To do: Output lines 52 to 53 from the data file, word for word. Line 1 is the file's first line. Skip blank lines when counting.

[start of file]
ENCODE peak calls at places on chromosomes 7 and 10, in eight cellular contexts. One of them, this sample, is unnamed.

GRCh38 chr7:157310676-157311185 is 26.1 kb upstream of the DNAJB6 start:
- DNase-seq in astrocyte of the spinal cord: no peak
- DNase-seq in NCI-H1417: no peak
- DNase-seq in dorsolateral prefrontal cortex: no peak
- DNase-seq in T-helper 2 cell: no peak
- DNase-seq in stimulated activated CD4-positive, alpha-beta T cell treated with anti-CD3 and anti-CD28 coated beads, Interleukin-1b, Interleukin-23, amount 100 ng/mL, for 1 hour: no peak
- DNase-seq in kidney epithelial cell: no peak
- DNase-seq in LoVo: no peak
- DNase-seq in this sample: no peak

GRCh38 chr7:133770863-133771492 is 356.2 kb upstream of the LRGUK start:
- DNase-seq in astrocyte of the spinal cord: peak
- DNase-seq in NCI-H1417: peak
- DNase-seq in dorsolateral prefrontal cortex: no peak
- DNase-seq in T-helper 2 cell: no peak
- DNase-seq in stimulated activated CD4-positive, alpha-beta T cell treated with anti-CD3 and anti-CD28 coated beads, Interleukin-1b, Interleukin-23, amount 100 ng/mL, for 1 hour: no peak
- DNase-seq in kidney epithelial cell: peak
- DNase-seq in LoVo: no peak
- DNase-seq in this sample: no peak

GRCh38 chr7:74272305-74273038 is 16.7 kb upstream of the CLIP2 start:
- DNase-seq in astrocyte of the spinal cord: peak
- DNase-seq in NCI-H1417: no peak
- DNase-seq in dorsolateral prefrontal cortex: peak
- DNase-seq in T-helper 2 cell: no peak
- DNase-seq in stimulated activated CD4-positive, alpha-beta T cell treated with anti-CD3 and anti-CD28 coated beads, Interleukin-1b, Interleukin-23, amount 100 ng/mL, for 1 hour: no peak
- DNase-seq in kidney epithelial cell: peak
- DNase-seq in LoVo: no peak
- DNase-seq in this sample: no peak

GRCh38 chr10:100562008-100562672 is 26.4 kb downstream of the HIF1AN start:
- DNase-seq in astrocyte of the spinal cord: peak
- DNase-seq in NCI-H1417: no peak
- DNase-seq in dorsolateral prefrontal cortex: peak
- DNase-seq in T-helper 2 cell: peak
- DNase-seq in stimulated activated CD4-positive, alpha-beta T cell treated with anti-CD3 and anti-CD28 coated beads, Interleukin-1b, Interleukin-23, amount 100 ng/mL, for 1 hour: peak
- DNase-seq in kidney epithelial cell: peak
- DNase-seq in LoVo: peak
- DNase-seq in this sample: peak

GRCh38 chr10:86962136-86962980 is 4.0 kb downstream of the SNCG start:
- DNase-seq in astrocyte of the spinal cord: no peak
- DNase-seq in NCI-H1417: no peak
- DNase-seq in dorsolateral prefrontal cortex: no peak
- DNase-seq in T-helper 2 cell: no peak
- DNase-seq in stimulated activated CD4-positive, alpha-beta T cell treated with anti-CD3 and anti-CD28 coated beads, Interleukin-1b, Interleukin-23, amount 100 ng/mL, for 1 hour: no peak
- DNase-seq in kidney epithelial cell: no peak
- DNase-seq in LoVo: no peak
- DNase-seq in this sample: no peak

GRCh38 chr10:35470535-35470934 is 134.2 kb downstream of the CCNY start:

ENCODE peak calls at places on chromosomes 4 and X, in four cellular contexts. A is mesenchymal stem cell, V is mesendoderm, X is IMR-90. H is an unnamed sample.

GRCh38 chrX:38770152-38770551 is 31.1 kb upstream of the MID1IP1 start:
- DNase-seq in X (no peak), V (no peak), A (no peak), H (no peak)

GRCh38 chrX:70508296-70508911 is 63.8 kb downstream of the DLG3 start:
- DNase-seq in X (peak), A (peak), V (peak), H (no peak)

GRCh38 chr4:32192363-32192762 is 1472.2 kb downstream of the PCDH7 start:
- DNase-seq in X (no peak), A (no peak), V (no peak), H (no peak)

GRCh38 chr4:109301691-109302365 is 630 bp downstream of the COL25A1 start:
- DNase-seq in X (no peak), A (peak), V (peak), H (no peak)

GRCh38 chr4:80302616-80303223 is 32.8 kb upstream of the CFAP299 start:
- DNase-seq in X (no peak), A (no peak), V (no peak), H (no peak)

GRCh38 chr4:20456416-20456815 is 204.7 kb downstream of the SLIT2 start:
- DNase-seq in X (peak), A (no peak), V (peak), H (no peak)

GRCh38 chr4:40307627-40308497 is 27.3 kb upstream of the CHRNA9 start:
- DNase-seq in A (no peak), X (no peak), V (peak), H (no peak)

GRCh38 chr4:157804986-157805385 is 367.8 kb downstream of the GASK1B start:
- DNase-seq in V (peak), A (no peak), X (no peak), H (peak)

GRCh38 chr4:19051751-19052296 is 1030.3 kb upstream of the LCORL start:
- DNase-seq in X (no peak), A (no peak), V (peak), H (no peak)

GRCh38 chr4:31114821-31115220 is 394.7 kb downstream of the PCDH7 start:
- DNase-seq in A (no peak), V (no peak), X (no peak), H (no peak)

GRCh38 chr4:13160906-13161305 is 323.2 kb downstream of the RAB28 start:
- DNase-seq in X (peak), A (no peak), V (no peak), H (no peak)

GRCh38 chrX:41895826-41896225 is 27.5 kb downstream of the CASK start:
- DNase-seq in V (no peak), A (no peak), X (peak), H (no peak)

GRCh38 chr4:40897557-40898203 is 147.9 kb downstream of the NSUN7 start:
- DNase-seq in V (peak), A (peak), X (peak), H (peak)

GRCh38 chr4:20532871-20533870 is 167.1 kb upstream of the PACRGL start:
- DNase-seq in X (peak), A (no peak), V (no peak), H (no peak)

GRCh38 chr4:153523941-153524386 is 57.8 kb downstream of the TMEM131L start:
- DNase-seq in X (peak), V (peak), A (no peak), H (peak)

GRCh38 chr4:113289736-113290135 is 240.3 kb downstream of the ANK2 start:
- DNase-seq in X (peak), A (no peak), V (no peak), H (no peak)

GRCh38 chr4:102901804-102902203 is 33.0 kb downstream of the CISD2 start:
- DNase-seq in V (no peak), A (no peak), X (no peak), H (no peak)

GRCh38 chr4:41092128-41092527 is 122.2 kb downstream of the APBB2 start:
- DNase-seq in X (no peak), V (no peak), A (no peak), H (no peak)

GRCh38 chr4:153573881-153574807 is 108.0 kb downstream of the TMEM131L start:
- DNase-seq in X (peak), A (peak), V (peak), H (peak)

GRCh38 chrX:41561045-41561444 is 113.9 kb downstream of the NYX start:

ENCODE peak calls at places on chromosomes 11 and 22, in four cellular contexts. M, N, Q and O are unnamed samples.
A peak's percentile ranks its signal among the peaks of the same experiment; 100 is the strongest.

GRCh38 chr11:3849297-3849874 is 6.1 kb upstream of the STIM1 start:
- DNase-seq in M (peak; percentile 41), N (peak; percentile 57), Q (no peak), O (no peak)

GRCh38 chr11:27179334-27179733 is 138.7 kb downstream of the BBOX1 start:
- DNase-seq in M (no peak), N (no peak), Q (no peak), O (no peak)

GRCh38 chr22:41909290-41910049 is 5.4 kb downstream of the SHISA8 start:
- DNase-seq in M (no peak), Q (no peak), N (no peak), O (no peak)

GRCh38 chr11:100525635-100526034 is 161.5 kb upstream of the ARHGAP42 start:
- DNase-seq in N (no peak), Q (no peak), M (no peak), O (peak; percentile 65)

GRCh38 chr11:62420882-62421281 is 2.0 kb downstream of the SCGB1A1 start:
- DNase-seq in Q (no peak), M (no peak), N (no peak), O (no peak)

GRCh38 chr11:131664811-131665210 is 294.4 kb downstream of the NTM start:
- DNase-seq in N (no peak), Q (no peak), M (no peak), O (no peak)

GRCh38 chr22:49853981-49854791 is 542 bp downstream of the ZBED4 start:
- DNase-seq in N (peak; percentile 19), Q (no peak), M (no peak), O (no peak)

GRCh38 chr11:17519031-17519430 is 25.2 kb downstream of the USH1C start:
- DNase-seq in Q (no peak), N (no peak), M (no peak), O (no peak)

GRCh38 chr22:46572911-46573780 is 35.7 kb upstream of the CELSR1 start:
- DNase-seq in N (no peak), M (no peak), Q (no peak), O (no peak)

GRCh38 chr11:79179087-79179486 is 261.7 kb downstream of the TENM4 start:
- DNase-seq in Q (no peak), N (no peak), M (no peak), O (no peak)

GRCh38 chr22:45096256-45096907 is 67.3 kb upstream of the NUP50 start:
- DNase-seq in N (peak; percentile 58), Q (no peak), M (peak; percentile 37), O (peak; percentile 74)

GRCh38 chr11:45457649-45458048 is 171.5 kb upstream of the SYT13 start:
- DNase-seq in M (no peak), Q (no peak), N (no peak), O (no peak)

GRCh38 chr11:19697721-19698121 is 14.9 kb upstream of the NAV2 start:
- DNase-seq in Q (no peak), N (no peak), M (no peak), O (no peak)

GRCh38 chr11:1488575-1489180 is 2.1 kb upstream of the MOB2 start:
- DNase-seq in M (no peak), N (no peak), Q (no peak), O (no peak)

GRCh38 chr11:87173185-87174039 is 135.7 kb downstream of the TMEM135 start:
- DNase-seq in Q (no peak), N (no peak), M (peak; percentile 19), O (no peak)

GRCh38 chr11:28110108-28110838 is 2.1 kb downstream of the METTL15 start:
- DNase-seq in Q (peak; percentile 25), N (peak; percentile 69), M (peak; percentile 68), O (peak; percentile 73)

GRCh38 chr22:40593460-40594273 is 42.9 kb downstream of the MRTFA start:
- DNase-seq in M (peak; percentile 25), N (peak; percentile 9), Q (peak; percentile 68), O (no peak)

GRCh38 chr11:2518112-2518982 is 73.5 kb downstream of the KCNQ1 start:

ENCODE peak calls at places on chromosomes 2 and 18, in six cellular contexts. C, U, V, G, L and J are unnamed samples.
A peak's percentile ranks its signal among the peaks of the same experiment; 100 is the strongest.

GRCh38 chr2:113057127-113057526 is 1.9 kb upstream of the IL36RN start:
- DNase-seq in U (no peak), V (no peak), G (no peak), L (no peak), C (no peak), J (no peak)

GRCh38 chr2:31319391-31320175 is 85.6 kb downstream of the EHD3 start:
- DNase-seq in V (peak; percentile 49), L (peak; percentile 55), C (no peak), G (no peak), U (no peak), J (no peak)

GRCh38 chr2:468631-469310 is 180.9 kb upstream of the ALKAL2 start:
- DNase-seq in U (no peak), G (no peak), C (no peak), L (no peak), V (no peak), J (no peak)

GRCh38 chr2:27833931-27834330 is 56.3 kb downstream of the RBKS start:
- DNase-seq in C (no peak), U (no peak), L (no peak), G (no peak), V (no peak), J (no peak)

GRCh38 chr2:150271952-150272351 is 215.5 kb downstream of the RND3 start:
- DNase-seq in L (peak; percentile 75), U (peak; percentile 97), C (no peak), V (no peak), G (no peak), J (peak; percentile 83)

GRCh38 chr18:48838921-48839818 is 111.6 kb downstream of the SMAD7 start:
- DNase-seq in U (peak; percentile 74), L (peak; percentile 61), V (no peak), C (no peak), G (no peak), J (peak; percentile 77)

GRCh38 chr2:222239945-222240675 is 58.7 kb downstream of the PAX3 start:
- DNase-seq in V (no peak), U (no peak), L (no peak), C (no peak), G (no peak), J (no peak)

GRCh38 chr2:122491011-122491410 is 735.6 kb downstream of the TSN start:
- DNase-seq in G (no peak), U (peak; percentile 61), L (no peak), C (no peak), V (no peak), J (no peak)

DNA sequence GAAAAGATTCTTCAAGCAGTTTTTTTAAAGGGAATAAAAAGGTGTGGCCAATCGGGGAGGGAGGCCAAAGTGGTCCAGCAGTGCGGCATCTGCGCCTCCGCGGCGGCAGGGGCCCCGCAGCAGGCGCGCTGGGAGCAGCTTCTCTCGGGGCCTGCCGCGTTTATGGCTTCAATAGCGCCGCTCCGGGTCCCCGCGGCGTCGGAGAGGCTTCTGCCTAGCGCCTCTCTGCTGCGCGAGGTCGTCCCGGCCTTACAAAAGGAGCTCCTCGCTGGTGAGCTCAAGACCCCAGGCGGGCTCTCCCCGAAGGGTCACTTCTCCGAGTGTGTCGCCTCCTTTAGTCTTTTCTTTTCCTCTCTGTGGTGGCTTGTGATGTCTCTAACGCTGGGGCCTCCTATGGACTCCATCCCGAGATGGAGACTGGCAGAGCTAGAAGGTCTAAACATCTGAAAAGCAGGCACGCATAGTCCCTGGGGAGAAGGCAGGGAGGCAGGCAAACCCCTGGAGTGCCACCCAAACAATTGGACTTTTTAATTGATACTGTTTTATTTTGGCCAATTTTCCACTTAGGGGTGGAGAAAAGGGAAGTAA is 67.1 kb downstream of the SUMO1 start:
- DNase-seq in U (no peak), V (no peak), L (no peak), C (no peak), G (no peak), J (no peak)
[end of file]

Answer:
- DNase-seq in X (peak), A (peak), V (peak), H (no peak)

GRCh38 chr4:32192363-32192762 is 1472.2 kb downstream of the PCDH7 start: